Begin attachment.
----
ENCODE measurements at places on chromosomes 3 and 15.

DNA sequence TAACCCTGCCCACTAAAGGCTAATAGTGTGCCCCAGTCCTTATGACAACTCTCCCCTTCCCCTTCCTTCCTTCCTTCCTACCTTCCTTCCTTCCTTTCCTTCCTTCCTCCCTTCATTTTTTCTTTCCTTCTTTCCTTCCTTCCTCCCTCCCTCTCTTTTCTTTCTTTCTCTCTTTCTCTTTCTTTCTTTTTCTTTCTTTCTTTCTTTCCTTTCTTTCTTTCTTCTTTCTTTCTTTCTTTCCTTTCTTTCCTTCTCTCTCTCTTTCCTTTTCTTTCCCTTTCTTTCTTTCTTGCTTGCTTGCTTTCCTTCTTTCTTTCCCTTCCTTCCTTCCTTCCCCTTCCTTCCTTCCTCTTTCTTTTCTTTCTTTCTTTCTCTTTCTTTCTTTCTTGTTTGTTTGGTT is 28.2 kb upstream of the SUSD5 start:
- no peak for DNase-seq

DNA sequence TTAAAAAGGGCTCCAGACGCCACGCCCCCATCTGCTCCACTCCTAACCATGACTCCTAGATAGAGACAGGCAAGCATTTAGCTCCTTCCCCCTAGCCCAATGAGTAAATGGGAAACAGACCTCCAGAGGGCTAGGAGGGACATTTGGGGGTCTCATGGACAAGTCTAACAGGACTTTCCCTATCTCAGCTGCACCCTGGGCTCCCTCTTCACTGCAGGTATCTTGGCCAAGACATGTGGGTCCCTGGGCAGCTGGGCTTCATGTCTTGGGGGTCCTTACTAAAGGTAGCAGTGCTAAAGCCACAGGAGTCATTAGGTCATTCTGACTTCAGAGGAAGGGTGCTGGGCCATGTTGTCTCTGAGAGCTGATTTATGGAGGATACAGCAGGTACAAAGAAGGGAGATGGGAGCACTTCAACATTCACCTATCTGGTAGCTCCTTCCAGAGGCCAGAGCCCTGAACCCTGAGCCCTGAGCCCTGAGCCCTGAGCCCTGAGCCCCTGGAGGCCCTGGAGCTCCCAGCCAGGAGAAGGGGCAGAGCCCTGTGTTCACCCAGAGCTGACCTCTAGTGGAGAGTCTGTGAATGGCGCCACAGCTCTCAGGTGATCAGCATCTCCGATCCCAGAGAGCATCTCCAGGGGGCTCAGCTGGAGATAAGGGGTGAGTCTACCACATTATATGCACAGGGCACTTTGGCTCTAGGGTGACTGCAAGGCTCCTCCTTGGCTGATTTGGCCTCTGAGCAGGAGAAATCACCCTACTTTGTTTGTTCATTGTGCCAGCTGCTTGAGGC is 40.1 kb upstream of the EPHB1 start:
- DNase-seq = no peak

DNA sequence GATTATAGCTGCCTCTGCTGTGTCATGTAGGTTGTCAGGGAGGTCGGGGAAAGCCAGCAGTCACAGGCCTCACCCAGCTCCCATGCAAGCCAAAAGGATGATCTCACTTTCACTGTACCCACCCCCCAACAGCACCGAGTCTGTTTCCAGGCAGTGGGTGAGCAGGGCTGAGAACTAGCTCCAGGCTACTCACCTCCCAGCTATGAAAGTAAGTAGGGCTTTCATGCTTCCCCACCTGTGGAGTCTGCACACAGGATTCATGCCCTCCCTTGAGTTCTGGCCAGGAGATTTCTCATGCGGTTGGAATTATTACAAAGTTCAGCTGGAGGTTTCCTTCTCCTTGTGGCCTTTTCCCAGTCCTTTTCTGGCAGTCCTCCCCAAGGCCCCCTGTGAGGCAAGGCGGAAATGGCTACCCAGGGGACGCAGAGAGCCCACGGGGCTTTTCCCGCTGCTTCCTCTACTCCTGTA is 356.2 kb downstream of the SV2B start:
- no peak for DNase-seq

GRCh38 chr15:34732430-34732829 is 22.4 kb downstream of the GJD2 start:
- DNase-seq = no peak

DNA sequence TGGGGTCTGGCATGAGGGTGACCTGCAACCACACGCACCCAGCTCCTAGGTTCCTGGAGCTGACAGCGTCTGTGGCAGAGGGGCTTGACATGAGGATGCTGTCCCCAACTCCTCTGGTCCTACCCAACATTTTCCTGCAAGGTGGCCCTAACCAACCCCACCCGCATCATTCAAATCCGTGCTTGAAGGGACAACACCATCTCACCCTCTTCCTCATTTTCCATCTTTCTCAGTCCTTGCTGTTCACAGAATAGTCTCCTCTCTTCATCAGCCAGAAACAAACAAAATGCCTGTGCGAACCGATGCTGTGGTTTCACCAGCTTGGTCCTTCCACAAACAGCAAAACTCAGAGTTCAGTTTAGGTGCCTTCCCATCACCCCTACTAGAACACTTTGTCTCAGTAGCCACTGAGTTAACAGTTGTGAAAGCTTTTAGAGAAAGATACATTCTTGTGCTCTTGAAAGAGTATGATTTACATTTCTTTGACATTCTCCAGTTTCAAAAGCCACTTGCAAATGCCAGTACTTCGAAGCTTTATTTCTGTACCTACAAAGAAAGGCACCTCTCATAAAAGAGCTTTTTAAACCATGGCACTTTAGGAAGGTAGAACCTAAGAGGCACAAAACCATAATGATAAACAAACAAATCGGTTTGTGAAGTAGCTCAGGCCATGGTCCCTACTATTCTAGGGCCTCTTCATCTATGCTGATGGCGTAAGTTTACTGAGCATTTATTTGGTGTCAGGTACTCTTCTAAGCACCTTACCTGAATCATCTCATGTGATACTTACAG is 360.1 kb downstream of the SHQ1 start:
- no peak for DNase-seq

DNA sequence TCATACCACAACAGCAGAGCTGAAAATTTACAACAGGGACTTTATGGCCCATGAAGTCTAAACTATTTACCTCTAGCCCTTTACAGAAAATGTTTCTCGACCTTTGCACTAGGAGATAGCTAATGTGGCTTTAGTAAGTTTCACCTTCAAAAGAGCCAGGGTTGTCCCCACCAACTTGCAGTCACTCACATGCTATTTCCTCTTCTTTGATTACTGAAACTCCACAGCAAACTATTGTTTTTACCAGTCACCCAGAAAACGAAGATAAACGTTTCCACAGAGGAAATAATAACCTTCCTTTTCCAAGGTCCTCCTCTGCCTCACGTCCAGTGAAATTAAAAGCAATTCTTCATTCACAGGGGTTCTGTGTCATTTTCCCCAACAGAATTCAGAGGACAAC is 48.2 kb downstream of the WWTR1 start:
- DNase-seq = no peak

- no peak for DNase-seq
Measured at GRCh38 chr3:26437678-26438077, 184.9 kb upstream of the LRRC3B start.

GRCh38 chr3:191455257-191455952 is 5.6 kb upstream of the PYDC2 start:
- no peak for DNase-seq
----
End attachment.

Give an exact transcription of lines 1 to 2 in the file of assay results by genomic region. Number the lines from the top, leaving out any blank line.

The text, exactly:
ENCODE measurements at places on chromosomes 3 and 15.

DNA sequence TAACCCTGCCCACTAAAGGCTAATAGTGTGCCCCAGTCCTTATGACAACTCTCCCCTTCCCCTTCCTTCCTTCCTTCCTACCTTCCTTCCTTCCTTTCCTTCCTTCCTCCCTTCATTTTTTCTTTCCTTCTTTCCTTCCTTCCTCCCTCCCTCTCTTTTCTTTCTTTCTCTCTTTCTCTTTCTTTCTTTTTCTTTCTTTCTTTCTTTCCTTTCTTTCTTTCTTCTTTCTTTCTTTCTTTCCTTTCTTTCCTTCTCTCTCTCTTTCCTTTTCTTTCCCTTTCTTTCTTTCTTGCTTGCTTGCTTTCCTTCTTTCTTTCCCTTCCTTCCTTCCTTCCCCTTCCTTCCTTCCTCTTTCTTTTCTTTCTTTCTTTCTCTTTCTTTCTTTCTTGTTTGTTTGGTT is 28.2 kb upstream of the SUSD5 start: